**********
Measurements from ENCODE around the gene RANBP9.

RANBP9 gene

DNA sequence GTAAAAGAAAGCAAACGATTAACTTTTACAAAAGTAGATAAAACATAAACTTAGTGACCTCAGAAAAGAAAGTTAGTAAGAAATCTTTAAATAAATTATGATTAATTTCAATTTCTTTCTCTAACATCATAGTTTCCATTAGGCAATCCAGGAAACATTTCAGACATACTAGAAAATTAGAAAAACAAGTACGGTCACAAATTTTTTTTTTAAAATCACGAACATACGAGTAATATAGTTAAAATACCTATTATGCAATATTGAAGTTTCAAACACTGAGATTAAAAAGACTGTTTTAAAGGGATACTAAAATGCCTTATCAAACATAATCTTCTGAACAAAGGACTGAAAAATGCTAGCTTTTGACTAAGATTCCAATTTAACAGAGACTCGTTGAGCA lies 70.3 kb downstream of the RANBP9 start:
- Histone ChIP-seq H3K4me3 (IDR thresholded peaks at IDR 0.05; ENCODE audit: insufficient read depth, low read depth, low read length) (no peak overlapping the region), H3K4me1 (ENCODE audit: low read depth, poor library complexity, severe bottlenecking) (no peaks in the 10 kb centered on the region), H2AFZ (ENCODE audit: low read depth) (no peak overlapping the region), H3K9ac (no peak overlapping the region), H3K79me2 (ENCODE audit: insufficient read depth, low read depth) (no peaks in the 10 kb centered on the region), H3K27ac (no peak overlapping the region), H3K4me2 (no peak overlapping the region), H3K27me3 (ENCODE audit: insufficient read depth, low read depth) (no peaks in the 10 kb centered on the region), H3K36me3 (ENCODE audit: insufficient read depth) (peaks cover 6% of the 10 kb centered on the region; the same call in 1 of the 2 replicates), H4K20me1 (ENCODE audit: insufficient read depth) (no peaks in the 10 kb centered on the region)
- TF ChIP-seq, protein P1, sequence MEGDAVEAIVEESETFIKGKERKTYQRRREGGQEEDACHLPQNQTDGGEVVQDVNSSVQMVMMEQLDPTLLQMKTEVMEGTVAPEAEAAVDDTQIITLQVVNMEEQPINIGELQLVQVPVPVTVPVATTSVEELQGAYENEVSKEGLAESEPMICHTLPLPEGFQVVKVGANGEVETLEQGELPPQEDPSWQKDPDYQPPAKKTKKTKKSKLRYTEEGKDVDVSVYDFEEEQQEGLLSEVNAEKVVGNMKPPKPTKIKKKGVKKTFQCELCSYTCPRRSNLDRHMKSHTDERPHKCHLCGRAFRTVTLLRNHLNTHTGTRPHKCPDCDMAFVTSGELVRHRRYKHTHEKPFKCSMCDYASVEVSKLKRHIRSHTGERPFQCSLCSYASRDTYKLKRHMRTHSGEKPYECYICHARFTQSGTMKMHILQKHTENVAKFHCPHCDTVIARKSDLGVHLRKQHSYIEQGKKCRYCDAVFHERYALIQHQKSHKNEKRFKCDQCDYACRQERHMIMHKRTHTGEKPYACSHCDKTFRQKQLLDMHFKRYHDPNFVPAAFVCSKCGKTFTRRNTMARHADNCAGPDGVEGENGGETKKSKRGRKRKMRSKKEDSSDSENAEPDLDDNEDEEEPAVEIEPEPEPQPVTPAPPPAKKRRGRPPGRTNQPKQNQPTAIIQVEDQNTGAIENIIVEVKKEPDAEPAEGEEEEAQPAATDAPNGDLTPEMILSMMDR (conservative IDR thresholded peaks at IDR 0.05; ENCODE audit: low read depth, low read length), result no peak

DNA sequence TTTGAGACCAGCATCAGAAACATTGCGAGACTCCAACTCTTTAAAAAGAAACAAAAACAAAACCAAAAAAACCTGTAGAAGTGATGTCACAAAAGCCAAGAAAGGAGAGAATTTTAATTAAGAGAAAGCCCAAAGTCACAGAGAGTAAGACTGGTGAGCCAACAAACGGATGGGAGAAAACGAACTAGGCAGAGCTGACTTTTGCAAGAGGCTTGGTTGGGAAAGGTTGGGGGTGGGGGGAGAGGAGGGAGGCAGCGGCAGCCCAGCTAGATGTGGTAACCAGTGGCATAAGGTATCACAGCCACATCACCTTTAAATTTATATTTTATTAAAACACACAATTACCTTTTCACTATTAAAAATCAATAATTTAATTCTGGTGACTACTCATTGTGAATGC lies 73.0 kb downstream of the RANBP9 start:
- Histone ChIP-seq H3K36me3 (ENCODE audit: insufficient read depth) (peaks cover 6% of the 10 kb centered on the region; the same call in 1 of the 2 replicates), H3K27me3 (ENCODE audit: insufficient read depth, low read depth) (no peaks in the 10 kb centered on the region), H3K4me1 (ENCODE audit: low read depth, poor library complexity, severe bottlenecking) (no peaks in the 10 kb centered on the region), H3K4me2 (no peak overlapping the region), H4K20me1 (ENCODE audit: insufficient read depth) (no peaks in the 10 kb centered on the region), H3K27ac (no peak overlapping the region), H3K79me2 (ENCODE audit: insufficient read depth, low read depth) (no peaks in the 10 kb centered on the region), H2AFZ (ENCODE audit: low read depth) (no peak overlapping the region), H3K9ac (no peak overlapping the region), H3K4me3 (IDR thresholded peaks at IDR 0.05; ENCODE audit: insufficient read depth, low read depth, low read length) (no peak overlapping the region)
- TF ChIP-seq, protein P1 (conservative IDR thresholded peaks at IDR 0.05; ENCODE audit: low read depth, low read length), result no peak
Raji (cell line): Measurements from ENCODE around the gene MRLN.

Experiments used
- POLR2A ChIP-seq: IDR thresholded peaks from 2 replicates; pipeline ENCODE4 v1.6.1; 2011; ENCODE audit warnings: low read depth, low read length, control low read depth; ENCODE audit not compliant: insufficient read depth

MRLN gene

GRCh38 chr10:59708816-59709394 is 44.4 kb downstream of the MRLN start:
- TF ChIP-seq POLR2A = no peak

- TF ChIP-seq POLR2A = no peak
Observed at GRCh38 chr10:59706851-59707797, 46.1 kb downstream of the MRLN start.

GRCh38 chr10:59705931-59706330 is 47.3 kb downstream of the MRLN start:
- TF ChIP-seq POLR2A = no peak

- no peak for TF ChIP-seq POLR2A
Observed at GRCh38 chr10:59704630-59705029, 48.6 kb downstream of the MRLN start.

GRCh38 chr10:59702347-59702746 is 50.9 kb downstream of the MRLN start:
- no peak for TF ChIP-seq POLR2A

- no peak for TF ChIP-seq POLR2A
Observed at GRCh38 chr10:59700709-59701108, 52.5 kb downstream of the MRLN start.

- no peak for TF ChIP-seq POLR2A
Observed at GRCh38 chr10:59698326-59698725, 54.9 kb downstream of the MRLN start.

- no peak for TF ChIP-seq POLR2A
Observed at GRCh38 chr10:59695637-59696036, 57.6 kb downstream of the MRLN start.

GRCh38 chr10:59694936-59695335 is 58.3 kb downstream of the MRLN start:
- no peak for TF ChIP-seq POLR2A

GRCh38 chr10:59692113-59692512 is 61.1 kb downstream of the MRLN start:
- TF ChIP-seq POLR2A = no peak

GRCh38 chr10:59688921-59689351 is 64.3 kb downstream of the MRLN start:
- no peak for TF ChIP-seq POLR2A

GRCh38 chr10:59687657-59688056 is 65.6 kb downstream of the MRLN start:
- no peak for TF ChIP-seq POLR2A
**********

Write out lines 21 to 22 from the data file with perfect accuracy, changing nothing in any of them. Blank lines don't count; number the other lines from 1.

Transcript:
GRCh38 chr10:59702347-59702746 is 50.9 kb downstream of the MRLN start:
- no peak for TF ChIP-seq POLR2A